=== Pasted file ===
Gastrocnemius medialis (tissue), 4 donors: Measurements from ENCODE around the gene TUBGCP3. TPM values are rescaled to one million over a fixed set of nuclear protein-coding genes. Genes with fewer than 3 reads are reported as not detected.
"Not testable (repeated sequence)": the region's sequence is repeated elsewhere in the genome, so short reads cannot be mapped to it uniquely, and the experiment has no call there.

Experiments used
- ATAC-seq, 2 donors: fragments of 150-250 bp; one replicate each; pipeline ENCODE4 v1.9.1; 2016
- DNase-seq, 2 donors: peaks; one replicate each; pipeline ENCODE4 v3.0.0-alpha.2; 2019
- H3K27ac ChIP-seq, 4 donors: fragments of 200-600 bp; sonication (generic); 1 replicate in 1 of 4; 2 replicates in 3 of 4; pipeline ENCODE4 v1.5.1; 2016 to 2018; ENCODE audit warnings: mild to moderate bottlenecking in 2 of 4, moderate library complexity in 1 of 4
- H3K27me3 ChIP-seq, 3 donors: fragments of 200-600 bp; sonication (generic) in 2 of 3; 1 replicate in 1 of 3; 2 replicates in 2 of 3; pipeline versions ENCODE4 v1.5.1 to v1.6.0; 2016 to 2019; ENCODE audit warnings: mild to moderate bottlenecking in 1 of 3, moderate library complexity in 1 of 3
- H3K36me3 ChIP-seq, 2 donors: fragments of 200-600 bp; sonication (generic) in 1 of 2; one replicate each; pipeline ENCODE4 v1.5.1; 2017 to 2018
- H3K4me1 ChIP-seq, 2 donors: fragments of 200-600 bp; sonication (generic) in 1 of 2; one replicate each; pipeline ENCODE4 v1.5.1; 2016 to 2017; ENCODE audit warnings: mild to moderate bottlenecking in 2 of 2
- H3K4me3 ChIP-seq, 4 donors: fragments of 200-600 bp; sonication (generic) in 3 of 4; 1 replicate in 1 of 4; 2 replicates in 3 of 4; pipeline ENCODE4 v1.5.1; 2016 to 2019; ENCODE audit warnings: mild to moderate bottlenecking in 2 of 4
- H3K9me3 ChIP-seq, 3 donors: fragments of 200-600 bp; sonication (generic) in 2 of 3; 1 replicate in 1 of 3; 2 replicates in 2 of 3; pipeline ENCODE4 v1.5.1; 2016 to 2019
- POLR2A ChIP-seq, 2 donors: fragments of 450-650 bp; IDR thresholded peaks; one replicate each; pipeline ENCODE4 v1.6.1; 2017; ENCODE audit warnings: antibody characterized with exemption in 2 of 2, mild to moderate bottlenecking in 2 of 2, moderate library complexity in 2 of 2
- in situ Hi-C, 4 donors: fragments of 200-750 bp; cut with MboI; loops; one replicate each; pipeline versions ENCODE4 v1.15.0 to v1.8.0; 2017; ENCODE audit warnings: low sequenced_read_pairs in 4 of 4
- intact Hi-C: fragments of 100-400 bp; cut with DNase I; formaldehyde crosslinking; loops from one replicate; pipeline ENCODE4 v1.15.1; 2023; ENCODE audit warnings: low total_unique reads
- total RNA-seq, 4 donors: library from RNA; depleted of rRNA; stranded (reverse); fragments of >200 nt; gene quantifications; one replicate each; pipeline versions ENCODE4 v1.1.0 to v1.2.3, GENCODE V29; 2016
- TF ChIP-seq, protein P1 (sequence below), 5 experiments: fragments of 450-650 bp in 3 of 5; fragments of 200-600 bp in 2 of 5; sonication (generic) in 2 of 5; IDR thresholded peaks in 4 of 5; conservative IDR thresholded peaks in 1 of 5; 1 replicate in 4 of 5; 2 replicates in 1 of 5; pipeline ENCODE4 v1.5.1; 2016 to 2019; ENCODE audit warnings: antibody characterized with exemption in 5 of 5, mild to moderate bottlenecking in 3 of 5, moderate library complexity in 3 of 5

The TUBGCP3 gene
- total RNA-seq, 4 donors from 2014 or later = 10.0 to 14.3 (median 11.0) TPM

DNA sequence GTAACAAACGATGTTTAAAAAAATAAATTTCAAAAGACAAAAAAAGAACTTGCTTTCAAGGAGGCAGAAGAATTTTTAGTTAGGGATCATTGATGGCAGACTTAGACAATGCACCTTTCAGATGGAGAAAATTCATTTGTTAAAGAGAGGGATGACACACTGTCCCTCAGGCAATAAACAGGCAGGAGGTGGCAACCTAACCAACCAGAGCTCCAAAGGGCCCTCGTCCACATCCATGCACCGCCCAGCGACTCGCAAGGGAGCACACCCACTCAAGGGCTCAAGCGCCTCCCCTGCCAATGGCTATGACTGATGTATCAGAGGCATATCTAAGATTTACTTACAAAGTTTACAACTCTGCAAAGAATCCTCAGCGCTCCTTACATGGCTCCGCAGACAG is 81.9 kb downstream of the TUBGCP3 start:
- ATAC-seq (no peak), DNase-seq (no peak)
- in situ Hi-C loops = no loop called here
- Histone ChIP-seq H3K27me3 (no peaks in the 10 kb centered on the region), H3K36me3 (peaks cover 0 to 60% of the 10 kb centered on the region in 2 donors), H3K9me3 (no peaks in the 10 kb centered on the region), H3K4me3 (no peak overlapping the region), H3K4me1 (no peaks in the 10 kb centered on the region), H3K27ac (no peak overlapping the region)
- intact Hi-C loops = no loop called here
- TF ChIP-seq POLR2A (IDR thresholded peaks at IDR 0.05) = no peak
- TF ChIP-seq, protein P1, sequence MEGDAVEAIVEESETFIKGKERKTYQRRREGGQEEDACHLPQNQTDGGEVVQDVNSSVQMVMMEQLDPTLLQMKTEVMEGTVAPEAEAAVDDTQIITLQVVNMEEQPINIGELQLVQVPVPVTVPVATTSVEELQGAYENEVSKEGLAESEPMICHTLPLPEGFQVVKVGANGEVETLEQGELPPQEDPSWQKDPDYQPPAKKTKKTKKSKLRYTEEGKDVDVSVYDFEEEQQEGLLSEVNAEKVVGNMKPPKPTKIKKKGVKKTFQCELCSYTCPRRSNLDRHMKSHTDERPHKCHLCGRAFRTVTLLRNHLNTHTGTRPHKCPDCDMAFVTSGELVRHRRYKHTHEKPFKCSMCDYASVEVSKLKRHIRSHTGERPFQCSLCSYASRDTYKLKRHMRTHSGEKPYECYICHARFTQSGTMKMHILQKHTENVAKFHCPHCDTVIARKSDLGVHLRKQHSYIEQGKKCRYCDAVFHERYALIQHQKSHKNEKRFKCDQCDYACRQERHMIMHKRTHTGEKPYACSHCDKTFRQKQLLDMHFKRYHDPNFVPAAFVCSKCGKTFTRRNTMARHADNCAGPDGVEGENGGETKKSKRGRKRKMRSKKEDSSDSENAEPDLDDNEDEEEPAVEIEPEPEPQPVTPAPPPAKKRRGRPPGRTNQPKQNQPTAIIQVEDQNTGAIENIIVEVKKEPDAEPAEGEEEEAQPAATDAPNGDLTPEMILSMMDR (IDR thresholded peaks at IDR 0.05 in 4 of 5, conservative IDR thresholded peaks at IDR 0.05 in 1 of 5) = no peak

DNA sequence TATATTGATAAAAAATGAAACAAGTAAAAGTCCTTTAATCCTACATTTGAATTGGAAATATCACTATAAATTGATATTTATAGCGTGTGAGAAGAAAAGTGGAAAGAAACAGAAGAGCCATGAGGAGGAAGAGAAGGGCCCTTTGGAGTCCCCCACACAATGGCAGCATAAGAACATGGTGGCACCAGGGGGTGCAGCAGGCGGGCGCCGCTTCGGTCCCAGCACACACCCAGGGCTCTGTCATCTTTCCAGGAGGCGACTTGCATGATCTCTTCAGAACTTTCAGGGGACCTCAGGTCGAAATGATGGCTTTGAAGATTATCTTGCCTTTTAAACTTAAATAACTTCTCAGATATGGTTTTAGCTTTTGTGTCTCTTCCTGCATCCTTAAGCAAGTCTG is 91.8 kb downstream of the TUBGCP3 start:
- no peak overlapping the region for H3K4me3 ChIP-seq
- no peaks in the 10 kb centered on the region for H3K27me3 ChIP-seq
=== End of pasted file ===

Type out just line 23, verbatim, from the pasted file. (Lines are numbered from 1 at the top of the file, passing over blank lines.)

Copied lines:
- intact Hi-C loops = no loop called here